Z = 76.49%, 34.75%, 60.99%, 75.73%, 8.17%, 51.66%, 70.82%, 42.27%, 89.27%, 16.63%

Z will be set as a vector in JAGS.

Bayesian JAGS Model for Our Example

This Bayesian model assumes the data are normal, with a normal prior for the mean and a uniform prior for the standard deviation. (The ~ is read as “distributed as”.)

Zi ~ N (mean,std2) for i = 1,…,10

{Note: JAGS uses “precision,” the inverse of variance, so in JAGS, we code Z ~ N(mean,std-2)}

Where the priors for mean and std are:

mean ~ Normal (80,102) {Again, in JAGS we use 10-2}
std ~ Unif(0,200) {Unif is the uniform distribution —
(what you use when you don’t have a clue)}

The MCMC method (I’ve left out all the steps in this example to keep things simple) gives us the parameters (mean and standard deviation) from the probability density to use in the standard normal probability distribution. The results are summarized in Figure 1.

Figure 1: Comparison of Mean and Standard Deviations

Category Mean Standard Deviation
Company loss ratio (the Prior in Figure 2 below) 80.00% 10.00%
Group of 10 loss ratio (the SubGroup in Figure 2 below) 52.68% 26.98%
Bayesian posterior loss ratio (The BayesResult in Figure 2 below) 66.98% 34.85%

We can see the results in the plot in Figure 2.

Figure 2: The BayesResult

Figure 2

We can see that the Bayesian process assigns 66.98% as a credible loss ratio (i.e., p(mean, std|Z)) for the group. The degree to which the prior and the data MLE influence one another depends on the shape of those two distributions: the skinnier the shape, the more influence it has. So, for example, if the prior were distributed as N(80,202), the Bayesian posterior loss ratio would be 58.22% because the prior is fatter and the data set will have more pull.

To answer the specific question, the loss ratio to use is 66.98% with a 68% confidence range of +-1 x the standard deviation (sd) or +-34.85 from the mean, +-1.645 x sd for 90%, and +- 3 x sd for 99.7%. The reason for the wide range is that we only have 10 data points.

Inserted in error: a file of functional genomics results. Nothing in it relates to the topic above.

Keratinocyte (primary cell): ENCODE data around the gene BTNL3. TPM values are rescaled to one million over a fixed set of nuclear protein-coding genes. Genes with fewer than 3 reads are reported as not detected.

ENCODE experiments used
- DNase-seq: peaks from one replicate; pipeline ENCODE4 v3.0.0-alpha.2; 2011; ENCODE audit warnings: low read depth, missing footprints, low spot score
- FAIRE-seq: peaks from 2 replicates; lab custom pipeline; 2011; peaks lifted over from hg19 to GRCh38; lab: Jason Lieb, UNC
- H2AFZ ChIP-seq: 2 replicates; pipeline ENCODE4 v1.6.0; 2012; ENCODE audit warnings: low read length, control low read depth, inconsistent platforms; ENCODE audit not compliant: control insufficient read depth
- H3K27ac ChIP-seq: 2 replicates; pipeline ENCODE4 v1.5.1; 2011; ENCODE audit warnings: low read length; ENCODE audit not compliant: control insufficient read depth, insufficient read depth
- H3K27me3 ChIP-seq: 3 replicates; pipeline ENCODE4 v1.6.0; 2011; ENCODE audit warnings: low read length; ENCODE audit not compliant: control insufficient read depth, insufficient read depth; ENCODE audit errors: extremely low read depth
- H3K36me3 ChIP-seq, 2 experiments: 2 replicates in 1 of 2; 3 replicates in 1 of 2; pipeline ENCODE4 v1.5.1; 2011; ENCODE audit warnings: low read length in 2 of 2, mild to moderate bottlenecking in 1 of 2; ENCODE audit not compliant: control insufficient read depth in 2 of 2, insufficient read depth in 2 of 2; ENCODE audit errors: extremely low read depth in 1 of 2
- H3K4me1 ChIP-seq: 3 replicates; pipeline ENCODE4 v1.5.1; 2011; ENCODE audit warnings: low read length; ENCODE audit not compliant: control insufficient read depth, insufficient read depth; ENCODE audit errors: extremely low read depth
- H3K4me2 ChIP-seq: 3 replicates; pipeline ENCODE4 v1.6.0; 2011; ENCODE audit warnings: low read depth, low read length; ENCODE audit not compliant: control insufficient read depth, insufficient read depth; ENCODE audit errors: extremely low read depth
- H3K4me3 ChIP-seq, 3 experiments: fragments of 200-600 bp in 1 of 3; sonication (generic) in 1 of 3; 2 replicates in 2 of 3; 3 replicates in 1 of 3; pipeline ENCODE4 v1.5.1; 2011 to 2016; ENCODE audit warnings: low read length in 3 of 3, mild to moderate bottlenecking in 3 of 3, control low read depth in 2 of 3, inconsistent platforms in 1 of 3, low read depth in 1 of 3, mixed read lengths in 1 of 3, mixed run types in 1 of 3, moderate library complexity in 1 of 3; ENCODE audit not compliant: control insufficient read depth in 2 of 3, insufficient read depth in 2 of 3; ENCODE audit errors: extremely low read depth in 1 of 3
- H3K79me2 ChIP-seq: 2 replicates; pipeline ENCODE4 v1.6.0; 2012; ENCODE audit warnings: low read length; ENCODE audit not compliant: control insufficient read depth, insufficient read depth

This is a short article with a simple example, and it is merely intended to show the power of Bayesian analysis and the advantage of random sampling. This is not designed to be rigorous, but hopefully useful to an actuary who doesn’t have the time or the background to read the academic-level books and papers to see how it works. Even though the data used here for example’s sake are contrived and the model is very simplified, there are many potential uses in the actuarial field.

There are many distributions that can be modeled in R and JAGS (the Bernoulli, Beta, Gamma and Poisson immediately come to mind). While it is far beyond the scope of what I cover here, the Bayesian analysis can be layered (hierarchal analysis). Then the company-level data subsets can be used to inform the analysis better. Alternatively, the company-level data can become a subset of some higher-level data, such as industry-level data.

But the biggest reason I am trying to develop more interest in Bayesian analysis in our profession is that it plays so well to the key skills that the actuary brings: risk analysis (more than just prediction) and judgment (who better to set the prior?).

Anaconda provides free software for Bayesian analysis and a library of useful programs.
Ghosh, Pulak. Applied Bayesian for Analytics IIMBx.
Johnson, Alicia. Bayesian Modeling with JAGS. DataCamp.
Kataria, Sanjeev. Markov Chain Monte Carlo.
Kruschke, John K. 2013. A Tutorial With R, JAGS. In Doing Bayesian Data Analysis, 2nd ed. Academic Press: Elsevier.

Craig Rodby, FSA, MAAA, is retired and living in Minneapolis, Minnesota.

Statements of fact and opinions expressed herein are those of the individual authors and are not necessarily those of the Society of Actuaries or the respective authors’ employers.